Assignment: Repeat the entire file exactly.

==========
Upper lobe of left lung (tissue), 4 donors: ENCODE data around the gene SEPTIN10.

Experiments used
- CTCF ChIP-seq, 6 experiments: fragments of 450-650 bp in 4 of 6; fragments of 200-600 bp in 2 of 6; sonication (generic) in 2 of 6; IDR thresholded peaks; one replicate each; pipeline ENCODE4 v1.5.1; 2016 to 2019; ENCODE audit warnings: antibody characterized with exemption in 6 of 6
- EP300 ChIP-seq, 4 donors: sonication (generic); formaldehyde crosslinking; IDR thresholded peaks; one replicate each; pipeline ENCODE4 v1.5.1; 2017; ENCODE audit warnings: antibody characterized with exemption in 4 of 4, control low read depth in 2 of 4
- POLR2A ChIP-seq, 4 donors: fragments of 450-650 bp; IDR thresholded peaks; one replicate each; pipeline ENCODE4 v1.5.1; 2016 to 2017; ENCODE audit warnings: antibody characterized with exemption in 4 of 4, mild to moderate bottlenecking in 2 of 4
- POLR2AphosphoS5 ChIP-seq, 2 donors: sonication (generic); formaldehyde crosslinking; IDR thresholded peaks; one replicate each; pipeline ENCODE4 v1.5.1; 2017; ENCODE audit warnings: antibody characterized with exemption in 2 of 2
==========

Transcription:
Upper lobe of left lung (tissue), 4 donors: ENCODE data around the gene SEPTIN10.

Experiments used
- CTCF ChIP-seq, 6 experiments: fragments of 450-650 bp in 4 of 6; fragments of 200-600 bp in 2 of 6; sonication (generic) in 2 of 6; IDR thresholded peaks; one replicate each; pipeline ENCODE4 v1.5.1; 2016 to 2019; ENCODE audit warnings: antibody characterized with exemption in 6 of 6
- EP300 ChIP-seq, 4 donors: sonication (generic); formaldehyde crosslinking; IDR thresholded peaks; one replicate each; pipeline ENCODE4 v1.5.1; 2017; ENCODE audit warnings: antibody characterized with exemption in 4 of 4, control low read depth in 2 of 4
- POLR2A ChIP-seq, 4 donors: fragments of 450-650 bp; IDR thresholded peaks; one replicate each; pipeline ENCODE4 v1.5.1; 2016 to 2017; ENCODE audit warnings: antibody characterized with exemption in 4 of 4, mild to moderate bottlenecking in 2 of 4
- POLR2AphosphoS5 ChIP-seq, 2 donors: sonication (generic); formaldehyde crosslinking; IDR thresholded peaks; one replicate each; pipeline ENCODE4 v1.5.1; 2017; ENCODE audit warnings: antibody characterized with exemption in 2 of 2